Two thousand years ago in Greece, scholars created a complex analog computer used to predict lunar and solar eclipses, phases of the moon, and the paths of planets and the sun across the zodiac. The Antikythera mechanism was found in a cargo ship that sank around 70 B.C. off the Greek island of Antikythera. It was created some decades earlier around 150 to 100 B.C., perhaps on the Isle of Rhodes by scholars in that hub of astronomy and engineering.
The instrument was ahead of its time, with intricate components as advanced as some 18th century clocks. The expertise behind its construction was lost for centuries after the device went missing. Its technological complexity would not be seen again for at least a millennium until the creation of medieval clocks in European cathedrals.
The Antikythera mechanism was held in a wooden box with approximate dimensions of 340 x 180 x 90 mm. It was covered with bronze plates on the front and back containing inscriptions describing the geocentric cosmology that the device simulates. The Parapegma (star calendar) inscriptions above and below the central dials listed the dates of arrival and departure of the stars. The center display consisted of little spheres representing the Sun, the Moon, and the five planets known to the Greeks at the time. Their orbital distances were indicated by the spheres' radial positions on pointer pins. The revolving pointers traversed the outer graduated rings representing the zodiac and the months of the Egyptian calendar. In this way, the positions of the heavenly bodies could be determined at specific times of the year.
The entire mechanism was hand-operated by turning a crank located on the side of the box. This input drove the complex gearing system located within. Constructed with an impressive degree of engineering precision, the mechanism was comprised of some 40 gears ranging in thickness from just 1.0 mm to 2.7 mm. Gears were stacked in layers, with the gaps between them measuring only 1.4 mm per gear. This arrangement of gears performed the computations that calculated each of the outputs displayed on the dials.
Planetary and Solar Mechanisms
The surviving physical fragments of the Antikythera mechanism do not represent the instrument in its entirety. To fill in the missing pieces, various models of the device have been developed. In Tony Freeth’s and Alexander Jones’ model, the instrument was comprised of several modules of gears for each of the concepts displayed by the device. These include mechanisms for the lunar anomaly (eclipse), solar anomaly, inferior planets and superior planets.
The planetary and solar motions modeled by the mechanism are based on the ancient Greek deferent and epicycle theories relating two circular motions. Transferring this theory into a physical form can be accomplished by using epicyclic gearing in which the center of one gear revolves around the center of another. Freeth and Jones describe the function of the planetary mechanism as follows:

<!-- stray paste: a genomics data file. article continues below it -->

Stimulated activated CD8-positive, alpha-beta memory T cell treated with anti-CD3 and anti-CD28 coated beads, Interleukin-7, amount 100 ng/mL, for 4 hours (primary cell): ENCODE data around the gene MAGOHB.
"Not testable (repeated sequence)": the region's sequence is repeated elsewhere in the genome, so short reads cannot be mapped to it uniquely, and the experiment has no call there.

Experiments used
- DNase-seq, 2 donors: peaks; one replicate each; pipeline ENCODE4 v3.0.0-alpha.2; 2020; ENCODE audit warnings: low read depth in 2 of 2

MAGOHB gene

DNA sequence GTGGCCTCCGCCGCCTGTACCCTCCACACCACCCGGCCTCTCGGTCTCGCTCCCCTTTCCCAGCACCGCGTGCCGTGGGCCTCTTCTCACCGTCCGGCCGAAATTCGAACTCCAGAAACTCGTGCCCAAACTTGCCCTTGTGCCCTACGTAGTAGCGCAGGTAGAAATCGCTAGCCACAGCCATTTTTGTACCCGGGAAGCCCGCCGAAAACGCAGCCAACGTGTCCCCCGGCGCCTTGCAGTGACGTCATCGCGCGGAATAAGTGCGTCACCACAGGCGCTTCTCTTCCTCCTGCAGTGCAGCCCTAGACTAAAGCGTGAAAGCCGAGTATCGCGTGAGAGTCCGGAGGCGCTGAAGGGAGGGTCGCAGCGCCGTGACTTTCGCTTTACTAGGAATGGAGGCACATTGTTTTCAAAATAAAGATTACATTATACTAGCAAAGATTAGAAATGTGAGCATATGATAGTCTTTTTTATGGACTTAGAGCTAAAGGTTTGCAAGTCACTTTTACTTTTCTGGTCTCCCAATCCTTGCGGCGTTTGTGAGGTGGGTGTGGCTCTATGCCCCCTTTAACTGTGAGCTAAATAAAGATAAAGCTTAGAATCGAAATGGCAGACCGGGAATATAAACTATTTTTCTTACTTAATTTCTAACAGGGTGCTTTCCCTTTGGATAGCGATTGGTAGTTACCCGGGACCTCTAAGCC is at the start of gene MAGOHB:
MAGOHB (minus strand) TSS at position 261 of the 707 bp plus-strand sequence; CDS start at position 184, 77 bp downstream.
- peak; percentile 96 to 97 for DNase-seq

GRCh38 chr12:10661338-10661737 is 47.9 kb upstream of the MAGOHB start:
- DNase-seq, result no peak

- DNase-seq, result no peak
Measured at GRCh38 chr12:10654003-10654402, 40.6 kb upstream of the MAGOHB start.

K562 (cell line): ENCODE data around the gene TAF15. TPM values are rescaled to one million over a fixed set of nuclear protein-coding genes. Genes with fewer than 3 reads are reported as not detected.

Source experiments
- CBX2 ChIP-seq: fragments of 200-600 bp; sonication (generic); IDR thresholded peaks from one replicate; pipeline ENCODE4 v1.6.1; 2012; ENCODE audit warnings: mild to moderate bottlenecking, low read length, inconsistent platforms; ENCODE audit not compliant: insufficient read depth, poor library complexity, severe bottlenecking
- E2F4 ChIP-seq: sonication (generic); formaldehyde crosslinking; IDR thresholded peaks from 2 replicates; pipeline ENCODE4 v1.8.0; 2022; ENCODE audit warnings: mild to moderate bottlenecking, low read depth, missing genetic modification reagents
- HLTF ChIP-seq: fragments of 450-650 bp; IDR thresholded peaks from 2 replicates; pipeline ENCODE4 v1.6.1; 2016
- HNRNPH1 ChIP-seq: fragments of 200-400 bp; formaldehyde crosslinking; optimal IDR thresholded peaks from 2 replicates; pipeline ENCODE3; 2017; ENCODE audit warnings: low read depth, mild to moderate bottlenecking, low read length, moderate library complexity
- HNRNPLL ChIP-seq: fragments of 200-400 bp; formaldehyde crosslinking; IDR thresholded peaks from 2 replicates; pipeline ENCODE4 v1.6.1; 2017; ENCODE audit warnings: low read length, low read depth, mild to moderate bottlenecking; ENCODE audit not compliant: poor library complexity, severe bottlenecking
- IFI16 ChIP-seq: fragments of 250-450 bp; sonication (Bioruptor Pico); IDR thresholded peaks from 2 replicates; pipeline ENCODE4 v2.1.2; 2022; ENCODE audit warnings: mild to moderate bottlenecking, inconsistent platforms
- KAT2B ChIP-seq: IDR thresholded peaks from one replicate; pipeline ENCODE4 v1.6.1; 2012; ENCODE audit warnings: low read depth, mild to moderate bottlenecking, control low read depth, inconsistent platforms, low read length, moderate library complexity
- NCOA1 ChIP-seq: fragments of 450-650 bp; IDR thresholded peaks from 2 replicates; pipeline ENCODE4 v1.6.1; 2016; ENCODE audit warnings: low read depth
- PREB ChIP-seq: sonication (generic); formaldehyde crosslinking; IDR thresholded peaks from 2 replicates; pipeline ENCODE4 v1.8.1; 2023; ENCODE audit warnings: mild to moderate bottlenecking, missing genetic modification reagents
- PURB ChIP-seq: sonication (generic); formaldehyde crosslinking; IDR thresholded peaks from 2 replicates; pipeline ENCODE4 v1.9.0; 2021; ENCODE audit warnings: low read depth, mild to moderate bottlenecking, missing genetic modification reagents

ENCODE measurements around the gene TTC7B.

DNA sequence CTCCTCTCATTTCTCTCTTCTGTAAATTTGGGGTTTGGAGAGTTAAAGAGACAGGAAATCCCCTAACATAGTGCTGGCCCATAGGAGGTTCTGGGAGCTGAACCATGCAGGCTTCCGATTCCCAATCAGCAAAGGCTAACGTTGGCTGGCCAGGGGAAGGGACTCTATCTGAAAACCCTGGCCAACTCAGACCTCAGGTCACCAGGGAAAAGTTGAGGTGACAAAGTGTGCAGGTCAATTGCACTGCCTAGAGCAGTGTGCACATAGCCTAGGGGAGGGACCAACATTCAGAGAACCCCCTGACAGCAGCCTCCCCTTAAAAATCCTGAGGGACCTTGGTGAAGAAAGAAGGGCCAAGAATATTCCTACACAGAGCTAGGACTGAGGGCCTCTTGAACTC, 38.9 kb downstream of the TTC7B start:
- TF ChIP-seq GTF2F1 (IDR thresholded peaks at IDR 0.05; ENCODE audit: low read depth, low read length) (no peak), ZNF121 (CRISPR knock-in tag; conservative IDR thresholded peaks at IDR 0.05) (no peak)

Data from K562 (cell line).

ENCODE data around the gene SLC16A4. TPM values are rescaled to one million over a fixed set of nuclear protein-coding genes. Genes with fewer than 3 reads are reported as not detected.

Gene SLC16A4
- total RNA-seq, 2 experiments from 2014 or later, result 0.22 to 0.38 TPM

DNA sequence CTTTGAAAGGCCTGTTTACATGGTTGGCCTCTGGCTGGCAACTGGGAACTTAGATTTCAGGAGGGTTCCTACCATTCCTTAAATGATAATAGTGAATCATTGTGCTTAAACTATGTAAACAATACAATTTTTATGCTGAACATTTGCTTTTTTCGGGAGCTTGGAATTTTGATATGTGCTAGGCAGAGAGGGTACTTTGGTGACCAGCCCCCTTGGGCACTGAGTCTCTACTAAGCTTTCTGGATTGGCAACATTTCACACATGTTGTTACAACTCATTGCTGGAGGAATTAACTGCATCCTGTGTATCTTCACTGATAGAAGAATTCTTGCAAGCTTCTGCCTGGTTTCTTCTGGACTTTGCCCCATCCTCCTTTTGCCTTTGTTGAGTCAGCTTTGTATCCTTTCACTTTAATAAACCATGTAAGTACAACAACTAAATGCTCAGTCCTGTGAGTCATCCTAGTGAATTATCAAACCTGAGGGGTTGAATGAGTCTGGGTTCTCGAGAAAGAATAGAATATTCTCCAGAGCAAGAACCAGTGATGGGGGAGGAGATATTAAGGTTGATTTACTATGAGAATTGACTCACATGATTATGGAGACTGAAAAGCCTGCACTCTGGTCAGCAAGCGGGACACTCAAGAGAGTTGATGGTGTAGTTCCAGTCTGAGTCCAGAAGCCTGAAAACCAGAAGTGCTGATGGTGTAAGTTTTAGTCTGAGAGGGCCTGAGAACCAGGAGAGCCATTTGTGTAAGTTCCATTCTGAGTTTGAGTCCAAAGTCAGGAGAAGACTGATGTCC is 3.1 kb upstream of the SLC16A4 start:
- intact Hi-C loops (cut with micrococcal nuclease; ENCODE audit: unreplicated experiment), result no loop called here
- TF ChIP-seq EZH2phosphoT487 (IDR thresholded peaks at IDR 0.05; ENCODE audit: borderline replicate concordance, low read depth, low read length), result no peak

A gear is turned at the rate of the deferent and a second gear mounted epicyclically on the first gear is turned at the rate of the epicycle. A slotted follower, turning on the deferent axis, follows a pin attached to the epicyclic gear. The follower is connected to a tube and a pointer is attached to the tube. This outputs the variable motion.
The complexity of the Antikythera Mechanism suggests that the device was crafted as part of an engineering tradition developed over decades or centuries. Expertise in both pin-and-slot techniques and epicyclic gearing simulating variable planetary motions was required to make the Antikythera mechanism functional. In addition, an unprecedented level of precision in the construction of the components was necessary. The gears were fabricated down to accuracies of a few tenths of a millimeter by hand with tools such as files, drills, lathes, hammers, pliers, rulers, and dividers.
The engineering knowledge represented in the intricate operations of the Antikythera mechanism is substantial. That this information was lost and lay dormant for centuries is just one peculiarity in the annals of human history. Consider an alternate history in which that knowledge was preserved and expanded upon. What wonders might ancient scholars and engineers have devised centuries ahead of their appearance in the traditional timeline?
If you’d like to see the Antikythera mechanism in person, its remaining fragments and full replicas are on display at the National Archaeological Museum in Athens, Greece.
The Cosmos in the Antikythera Mechanism, ISAW Papers 4 (February, 2012), Tony Freeth and Alexander Jones
Decoding the ancient Greek astronomical calculator known as the Antikythera Mechanism, Nature 444, 587-591 (30 November 2006), Freeth et al.